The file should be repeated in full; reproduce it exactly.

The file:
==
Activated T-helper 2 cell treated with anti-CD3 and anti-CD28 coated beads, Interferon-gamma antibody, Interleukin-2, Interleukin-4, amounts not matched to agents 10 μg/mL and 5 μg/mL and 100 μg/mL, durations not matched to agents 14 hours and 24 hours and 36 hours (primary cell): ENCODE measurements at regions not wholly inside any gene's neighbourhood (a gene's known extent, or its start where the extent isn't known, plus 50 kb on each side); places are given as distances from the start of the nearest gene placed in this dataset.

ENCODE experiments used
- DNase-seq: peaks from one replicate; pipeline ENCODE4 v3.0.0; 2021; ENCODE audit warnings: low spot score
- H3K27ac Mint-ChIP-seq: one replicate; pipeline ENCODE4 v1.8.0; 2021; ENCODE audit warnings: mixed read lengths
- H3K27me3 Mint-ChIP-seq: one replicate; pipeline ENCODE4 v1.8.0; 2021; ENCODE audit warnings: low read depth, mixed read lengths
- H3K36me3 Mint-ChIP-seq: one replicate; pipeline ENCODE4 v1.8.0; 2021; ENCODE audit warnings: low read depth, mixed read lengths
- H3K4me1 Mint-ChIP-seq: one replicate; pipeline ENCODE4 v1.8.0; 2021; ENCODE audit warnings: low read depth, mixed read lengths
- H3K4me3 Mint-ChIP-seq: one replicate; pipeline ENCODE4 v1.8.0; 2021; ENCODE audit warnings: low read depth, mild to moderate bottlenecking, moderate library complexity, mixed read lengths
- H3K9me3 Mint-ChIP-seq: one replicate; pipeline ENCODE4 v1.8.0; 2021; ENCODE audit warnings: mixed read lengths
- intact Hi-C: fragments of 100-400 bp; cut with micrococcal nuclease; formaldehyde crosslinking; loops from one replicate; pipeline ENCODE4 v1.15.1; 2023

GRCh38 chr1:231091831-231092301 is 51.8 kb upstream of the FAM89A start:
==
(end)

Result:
Activated T-helper 2 cell treated with anti-CD3 and anti-CD28 coated beads, Interferon-gamma antibody, Interleukin-2, Interleukin-4, amounts not matched to agents 10 μg/mL and 5 μg/mL and 100 μg/mL, durations not matched to agents 14 hours and 24 hours and 36 hours (primary cell): ENCODE measurements at regions not wholly inside any gene's neighbourhood (a gene's known extent, or its start where the extent isn't known, plus 50 kb on each side); places are given as distances from the start of the nearest gene placed in this dataset.

ENCODE experiments used
- DNase-seq: peaks from one replicate; pipeline ENCODE4 v3.0.0; 2021; ENCODE audit warnings: low spot score
- H3K27ac Mint-ChIP-seq: one replicate; pipeline ENCODE4 v1.8.0; 2021; ENCODE audit warnings: mixed read lengths
- H3K27me3 Mint-ChIP-seq: one replicate; pipeline ENCODE4 v1.8.0; 2021; ENCODE audit warnings: low read depth, mixed read lengths
- H3K36me3 Mint-ChIP-seq: one replicate; pipeline ENCODE4 v1.8.0; 2021; ENCODE audit warnings: low read depth, mixed read lengths
- H3K4me1 Mint-ChIP-seq: one replicate; pipeline ENCODE4 v1.8.0; 2021; ENCODE audit warnings: low read depth, mixed read lengths
- H3K4me3 Mint-ChIP-seq: one replicate; pipeline ENCODE4 v1.8.0; 2021; ENCODE audit warnings: low read depth, mild to moderate bottlenecking, moderate library complexity, mixed read lengths
- H3K9me3 Mint-ChIP-seq: one replicate; pipeline ENCODE4 v1.8.0; 2021; ENCODE audit warnings: mixed read lengths
- intact Hi-C: fragments of 100-400 bp; cut with micrococcal nuclease; formaldehyde crosslinking; loops from one replicate; pipeline ENCODE4 v1.15.1; 2023

GRCh38 chr1:231091831-231092301 is 51.8 kb upstream of the FAM89A start: